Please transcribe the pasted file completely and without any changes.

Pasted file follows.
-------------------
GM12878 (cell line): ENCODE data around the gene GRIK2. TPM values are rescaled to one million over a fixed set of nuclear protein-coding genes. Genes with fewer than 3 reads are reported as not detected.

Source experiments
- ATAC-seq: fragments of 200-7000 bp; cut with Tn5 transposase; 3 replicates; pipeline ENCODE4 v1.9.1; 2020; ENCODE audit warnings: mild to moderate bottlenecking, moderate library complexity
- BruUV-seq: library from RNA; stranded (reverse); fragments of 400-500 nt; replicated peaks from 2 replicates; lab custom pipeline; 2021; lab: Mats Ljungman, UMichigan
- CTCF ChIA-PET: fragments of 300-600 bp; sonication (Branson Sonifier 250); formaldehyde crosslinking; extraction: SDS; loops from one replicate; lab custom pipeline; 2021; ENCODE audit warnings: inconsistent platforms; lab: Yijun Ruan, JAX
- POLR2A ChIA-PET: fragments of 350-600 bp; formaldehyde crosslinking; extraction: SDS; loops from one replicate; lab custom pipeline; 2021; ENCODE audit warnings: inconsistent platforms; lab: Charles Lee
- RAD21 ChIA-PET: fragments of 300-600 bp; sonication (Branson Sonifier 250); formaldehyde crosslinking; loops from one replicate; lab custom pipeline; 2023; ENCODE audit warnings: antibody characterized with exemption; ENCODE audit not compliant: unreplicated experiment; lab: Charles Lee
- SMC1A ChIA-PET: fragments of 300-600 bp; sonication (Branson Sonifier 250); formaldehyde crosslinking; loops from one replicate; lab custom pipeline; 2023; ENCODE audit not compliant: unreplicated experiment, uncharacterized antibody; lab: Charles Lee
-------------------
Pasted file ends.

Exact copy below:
GM12878 (cell line): ENCODE data around the gene GRIK2. TPM values are rescaled to one million over a fixed set of nuclear protein-coding genes. Genes with fewer than 3 reads are reported as not detected.

Source experiments
- ATAC-seq: fragments of 200-7000 bp; cut with Tn5 transposase; 3 replicates; pipeline ENCODE4 v1.9.1; 2020; ENCODE audit warnings: mild to moderate bottlenecking, moderate library complexity
- BruUV-seq: library from RNA; stranded (reverse); fragments of 400-500 nt; replicated peaks from 2 replicates; lab custom pipeline; 2021; lab: Mats Ljungman, UMichigan
- CTCF ChIA-PET: fragments of 300-600 bp; sonication (Branson Sonifier 250); formaldehyde crosslinking; extraction: SDS; loops from one replicate; lab custom pipeline; 2021; ENCODE audit warnings: inconsistent platforms; lab: Yijun Ruan, JAX
- POLR2A ChIA-PET: fragments of 350-600 bp; formaldehyde crosslinking; extraction: SDS; loops from one replicate; lab custom pipeline; 2021; ENCODE audit warnings: inconsistent platforms; lab: Charles Lee
- RAD21 ChIA-PET: fragments of 300-600 bp; sonication (Branson Sonifier 250); formaldehyde crosslinking; loops from one replicate; lab custom pipeline; 2023; ENCODE audit warnings: antibody characterized with exemption; ENCODE audit not compliant: unreplicated experiment; lab: Charles Lee
- SMC1A ChIA-PET: fragments of 300-600 bp; sonication (Branson Sonifier 250); formaldehyde crosslinking; loops from one replicate; lab custom pipeline; 2023; ENCODE audit not compliant: unreplicated experiment, uncharacterized antibody; lab: Charles Lee